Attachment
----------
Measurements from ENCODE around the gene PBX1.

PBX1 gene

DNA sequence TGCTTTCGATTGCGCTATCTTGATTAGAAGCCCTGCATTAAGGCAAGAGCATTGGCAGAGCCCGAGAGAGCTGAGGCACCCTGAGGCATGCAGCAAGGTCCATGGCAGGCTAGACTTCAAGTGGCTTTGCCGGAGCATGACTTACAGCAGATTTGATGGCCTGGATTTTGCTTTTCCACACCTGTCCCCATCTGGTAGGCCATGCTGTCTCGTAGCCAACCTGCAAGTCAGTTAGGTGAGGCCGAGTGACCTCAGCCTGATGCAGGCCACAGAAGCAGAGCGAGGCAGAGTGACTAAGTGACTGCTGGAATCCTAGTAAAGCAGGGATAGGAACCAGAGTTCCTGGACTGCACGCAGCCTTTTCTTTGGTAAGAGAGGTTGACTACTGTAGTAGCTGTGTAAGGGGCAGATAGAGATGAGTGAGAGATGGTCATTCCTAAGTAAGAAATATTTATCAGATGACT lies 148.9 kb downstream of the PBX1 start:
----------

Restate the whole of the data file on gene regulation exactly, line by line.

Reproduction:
Measurements from ENCODE around the gene PBX1.

PBX1 gene

DNA sequence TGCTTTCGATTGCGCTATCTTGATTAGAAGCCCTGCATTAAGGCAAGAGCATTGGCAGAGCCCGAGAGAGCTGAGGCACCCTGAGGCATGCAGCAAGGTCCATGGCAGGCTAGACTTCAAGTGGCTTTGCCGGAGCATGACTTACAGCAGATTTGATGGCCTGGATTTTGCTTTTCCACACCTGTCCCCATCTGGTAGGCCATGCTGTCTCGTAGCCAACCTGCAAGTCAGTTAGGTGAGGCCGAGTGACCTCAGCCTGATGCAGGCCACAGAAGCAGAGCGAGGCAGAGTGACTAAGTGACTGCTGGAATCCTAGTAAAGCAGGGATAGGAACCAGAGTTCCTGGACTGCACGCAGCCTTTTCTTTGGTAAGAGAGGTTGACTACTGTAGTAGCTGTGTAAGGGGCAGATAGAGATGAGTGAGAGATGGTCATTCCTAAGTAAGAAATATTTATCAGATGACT lies 148.9 kb downstream of the PBX1 start: